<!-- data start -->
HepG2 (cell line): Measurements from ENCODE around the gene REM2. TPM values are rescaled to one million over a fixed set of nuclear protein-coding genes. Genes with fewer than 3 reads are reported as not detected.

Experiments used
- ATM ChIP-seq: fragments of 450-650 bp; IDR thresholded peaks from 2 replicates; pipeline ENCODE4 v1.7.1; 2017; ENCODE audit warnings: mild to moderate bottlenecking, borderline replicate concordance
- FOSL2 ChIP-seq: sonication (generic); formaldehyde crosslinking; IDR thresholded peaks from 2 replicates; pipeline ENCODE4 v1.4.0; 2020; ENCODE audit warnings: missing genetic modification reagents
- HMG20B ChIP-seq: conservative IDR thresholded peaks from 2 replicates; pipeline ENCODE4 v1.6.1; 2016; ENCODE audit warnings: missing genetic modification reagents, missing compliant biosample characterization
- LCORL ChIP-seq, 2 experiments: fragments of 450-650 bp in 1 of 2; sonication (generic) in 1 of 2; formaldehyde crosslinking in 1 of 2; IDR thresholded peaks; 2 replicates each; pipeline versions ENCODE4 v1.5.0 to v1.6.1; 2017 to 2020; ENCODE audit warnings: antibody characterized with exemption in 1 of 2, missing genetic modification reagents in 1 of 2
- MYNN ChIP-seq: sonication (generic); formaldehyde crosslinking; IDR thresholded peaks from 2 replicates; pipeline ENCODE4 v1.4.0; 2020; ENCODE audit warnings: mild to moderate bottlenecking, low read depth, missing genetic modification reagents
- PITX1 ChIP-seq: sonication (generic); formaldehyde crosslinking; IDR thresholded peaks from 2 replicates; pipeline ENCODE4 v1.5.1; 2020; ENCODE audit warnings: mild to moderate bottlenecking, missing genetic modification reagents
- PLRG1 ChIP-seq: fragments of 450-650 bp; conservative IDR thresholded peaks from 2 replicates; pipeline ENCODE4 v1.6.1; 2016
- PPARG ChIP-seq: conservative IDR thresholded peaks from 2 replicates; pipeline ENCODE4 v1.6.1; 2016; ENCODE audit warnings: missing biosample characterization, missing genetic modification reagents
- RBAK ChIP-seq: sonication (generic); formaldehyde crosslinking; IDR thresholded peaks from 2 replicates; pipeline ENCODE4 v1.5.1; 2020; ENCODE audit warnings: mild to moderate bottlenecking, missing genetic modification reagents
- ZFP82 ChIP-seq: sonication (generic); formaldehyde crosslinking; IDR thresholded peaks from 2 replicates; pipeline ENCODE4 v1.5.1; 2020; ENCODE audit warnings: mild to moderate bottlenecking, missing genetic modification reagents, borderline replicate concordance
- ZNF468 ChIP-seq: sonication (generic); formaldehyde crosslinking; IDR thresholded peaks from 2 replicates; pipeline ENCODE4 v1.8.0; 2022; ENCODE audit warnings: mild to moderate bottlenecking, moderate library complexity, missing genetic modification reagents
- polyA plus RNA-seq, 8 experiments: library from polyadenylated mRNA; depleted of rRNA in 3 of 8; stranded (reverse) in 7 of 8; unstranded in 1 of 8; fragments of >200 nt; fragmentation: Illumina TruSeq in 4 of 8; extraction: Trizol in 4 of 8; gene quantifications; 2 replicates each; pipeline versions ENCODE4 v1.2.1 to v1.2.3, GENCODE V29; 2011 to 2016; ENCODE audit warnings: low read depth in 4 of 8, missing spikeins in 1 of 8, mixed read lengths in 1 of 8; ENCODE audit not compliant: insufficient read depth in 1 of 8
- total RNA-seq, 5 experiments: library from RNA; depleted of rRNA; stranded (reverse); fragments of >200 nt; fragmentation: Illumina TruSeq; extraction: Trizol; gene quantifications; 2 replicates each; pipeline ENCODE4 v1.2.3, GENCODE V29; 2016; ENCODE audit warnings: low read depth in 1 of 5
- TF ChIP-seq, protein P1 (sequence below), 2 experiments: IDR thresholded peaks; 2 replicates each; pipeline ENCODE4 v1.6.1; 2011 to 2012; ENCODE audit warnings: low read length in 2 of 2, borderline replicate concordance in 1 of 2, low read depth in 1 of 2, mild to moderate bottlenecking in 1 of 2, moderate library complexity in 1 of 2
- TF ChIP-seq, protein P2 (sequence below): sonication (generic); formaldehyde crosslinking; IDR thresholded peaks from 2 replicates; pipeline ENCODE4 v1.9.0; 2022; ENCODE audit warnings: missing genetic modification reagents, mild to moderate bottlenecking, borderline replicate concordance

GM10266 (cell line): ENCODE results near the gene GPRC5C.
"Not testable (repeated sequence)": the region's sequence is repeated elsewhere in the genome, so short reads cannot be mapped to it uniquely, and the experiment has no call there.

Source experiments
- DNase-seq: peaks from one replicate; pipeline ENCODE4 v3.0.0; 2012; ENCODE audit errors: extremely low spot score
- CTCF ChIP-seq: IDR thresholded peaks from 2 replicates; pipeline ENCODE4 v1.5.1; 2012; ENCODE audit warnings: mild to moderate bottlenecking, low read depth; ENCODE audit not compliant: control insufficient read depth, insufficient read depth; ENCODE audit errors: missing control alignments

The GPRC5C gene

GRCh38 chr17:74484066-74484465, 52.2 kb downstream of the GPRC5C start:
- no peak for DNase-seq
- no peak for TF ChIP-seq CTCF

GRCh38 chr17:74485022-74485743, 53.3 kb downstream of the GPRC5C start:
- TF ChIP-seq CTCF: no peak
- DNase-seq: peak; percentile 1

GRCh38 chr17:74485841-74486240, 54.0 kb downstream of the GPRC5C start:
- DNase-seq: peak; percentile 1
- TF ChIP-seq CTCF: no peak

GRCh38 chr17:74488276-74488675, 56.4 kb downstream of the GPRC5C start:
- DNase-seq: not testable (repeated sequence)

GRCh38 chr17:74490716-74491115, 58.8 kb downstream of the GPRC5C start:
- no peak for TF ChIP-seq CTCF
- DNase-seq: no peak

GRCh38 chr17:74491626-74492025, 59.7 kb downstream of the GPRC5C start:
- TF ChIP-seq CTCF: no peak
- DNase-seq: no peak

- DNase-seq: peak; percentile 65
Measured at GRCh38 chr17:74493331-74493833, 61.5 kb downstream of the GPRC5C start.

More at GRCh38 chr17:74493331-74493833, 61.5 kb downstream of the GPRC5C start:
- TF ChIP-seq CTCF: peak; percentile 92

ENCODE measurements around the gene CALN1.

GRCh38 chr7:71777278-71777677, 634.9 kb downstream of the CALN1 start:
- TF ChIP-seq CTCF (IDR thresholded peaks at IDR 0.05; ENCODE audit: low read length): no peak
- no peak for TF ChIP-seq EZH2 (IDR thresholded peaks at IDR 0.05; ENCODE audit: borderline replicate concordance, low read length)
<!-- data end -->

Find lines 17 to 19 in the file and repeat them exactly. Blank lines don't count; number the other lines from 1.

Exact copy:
- TF ChIP-seq, protein P2 (sequence below): sonication (generic); formaldehyde crosslinking; IDR thresholded peaks from 2 replicates; pipeline ENCODE4 v1.9.0; 2022; ENCODE audit warnings: missing genetic modification reagents, mild to moderate bottlenecking, borderline replicate concordance

GM10266 (cell line): ENCODE results near the gene GPRC5C.
"Not testable (repeated sequence)": the region's sequence is repeated elsewhere in the genome, so short reads cannot be mapped to it uniquely, and the experiment has no call there.